Police file – George Stevens – 19th November 1890

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The Police File

Bunbury
19th November 1890

The Commissioner of Police
Perth

Sir,

I have the honor to acknowledge the receipt of yours of date the 15th inst.

You would remember that the reason of the abrupt termination of my visit to Roebourne was your telegram to me and I must again remind you that that telegram was a break of the arrangement made as to correspondence.

I wired you from Roebourne that I would not take any further steps till I heard from you to which I received no reply consequently I came back.

Notwithstanding the way I was hampered I thoroughly believe I would have succeeded in unravelling the mystery and when you come to consider the time that had elapsed since the commission of the crime you wi8ll acknowledge that I had difficulties to contend with not to be overcome in a short space of time. A report was about in Roebourne that I had come there over the Roebourne murder case. I believe but I cannot say for certain that that report emanated from Colonel Angelo’s son who is in the Union Bank up there. This report I had completely overcome and was getting information when your telegram revived the matter and stopped enquiry.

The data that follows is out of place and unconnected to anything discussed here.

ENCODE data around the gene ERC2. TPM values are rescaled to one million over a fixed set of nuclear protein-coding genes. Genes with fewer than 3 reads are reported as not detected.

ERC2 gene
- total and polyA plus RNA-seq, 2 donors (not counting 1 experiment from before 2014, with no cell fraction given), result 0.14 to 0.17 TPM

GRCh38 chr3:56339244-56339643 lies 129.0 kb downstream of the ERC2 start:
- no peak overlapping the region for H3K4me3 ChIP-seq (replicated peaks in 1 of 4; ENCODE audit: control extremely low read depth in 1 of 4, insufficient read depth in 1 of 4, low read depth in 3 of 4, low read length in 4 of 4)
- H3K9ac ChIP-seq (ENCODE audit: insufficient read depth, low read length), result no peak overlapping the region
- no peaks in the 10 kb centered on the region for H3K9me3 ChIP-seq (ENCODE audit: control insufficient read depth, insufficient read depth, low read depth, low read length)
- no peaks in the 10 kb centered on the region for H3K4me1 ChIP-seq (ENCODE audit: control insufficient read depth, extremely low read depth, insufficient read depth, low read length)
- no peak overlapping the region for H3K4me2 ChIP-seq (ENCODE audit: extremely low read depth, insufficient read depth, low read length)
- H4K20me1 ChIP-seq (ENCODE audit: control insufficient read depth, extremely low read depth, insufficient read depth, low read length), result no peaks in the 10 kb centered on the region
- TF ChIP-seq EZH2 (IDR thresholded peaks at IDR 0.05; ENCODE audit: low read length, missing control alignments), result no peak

Again you must admit that in matters of this kind the party making enquiries must be allowed to use his own discretion and once on the spot can judge better how to proceed than one who is not there.

Now you tell me that you cannot discuss the matter further with me until you have a detailed report to virtually saying that you decline to pay me after committing a breach of the agreement yourself by your own action. It is not fair to me to ask for this information until my expenses are paid so that some one else may reap the benefit and I be at the loss of the money due to me.

As soon as the money due to me is paid to Mr Hayward as requested in my last [letter] I will forward you a detailed report.

It is to say the least of it very annoying to be baulked in all enquiry and then to be refused payment by the party with whom the fault lies.

I have the honour to be
Sir
Your obedient servant

Geo J. Malcolm Stevens

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Bunbury
27th November 1890

The Commissioner of Police
Perth

Sir,

Herewith I enclose you the letter which I wrote to you on the 19th inst and posted on the 20th but which was returned to me by the mail arriving here on the 25th inst.

Will you kindly attend to this matter at once as I want to have it settled so that I can seek for some employment somewhere and I cannot afford to waste any time.

I have the honour to be
Sir
Your obedient servant
Geo J. Malcolm Stevens